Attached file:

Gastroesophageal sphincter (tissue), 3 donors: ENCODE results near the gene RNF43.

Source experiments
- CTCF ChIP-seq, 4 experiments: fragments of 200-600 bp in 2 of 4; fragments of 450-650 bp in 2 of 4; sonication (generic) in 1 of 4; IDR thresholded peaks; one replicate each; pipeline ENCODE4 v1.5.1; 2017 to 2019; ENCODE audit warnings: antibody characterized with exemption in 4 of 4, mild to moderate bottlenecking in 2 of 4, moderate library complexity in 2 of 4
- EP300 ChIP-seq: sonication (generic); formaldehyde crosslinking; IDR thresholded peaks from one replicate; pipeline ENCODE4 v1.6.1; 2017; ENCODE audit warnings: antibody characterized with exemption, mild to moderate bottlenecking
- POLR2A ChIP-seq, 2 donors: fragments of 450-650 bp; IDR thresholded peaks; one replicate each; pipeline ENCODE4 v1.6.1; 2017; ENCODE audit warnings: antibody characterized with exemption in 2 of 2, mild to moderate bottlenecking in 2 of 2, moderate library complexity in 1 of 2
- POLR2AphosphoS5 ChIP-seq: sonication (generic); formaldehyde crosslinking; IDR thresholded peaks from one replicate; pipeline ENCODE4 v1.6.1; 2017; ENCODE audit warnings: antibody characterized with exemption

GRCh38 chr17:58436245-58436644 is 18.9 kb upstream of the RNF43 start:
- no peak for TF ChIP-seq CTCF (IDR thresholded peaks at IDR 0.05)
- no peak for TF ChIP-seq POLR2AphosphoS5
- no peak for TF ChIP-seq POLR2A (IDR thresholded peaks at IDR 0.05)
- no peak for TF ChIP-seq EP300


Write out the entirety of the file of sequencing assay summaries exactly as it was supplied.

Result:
Gastroesophageal sphincter (tissue), 3 donors: ENCODE results near the gene RNF43.

Source experiments
- CTCF ChIP-seq, 4 experiments: fragments of 200-600 bp in 2 of 4; fragments of 450-650 bp in 2 of 4; sonication (generic) in 1 of 4; IDR thresholded peaks; one replicate each; pipeline ENCODE4 v1.5.1; 2017 to 2019; ENCODE audit warnings: antibody characterized with exemption in 4 of 4, mild to moderate bottlenecking in 2 of 4, moderate library complexity in 2 of 4
- EP300 ChIP-seq: sonication (generic); formaldehyde crosslinking; IDR thresholded peaks from one replicate; pipeline ENCODE4 v1.6.1; 2017; ENCODE audit warnings: antibody characterized with exemption, mild to moderate bottlenecking
- POLR2A ChIP-seq, 2 donors: fragments of 450-650 bp; IDR thresholded peaks; one replicate each; pipeline ENCODE4 v1.6.1; 2017; ENCODE audit warnings: antibody characterized with exemption in 2 of 2, mild to moderate bottlenecking in 2 of 2, moderate library complexity in 1 of 2
- POLR2AphosphoS5 ChIP-seq: sonication (generic); formaldehyde crosslinking; IDR thresholded peaks from one replicate; pipeline ENCODE4 v1.6.1; 2017; ENCODE audit warnings: antibody characterized with exemption

GRCh38 chr17:58436245-58436644 is 18.9 kb upstream of the RNF43 start:
- no peak for TF ChIP-seq CTCF (IDR thresholded peaks at IDR 0.05)
- no peak for TF ChIP-seq POLR2AphosphoS5
- no peak for TF ChIP-seq POLR2A (IDR thresholded peaks at IDR 0.05)
- no peak for TF ChIP-seq EP300